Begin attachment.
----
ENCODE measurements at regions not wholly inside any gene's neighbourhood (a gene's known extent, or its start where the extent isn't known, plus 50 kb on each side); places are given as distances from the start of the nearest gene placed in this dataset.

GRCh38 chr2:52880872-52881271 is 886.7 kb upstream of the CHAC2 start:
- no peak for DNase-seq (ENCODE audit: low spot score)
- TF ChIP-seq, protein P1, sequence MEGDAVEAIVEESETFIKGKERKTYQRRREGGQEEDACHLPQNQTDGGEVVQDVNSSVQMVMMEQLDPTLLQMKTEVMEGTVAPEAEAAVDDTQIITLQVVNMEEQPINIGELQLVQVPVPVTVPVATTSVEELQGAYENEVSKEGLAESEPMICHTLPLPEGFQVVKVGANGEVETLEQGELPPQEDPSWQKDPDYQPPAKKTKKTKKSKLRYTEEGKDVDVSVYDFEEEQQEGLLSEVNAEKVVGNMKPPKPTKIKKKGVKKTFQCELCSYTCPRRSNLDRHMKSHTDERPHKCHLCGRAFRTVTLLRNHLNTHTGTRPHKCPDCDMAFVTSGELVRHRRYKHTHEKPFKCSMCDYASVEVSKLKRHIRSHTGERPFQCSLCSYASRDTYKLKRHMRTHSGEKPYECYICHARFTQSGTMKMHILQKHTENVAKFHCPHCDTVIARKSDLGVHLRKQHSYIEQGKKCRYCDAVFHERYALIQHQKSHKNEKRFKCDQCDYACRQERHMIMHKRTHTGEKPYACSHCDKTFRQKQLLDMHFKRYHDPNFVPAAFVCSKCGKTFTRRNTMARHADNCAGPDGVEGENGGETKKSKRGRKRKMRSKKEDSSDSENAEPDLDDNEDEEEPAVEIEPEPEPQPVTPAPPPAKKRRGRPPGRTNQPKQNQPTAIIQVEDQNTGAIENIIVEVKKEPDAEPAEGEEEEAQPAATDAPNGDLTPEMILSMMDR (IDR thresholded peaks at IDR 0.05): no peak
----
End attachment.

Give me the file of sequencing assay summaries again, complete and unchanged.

ENCODE measurements at regions not wholly inside any gene's neighbourhood (a gene's known extent, or its start where the extent isn't known, plus 50 kb on each side); places are given as distances from the start of the nearest gene placed in this dataset.

GRCh38 chr2:52880872-52881271 is 886.7 kb upstream of the CHAC2 start:
- no peak for DNase-seq (ENCODE audit: low spot score)
- TF ChIP-seq, protein P1, sequence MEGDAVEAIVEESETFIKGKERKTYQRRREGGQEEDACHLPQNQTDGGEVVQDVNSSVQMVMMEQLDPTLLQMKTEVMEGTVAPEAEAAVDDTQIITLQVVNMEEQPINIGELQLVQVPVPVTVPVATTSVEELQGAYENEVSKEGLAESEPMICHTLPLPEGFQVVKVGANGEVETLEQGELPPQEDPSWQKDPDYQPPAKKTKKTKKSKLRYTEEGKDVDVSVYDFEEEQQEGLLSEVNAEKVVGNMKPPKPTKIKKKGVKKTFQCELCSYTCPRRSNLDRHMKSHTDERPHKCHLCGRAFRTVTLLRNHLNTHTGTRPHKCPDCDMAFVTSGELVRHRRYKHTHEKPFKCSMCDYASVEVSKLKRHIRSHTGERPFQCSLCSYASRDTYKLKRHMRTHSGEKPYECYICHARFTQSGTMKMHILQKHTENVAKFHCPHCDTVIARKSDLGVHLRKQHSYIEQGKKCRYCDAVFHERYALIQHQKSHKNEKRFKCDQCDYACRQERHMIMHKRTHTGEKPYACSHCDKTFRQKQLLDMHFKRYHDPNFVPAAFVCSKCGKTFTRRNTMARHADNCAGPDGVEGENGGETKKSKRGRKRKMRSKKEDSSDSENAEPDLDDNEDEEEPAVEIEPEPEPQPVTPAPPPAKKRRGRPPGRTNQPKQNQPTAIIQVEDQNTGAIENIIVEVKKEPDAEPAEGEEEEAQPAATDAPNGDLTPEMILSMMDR (IDR thresholded peaks at IDR 0.05): no peak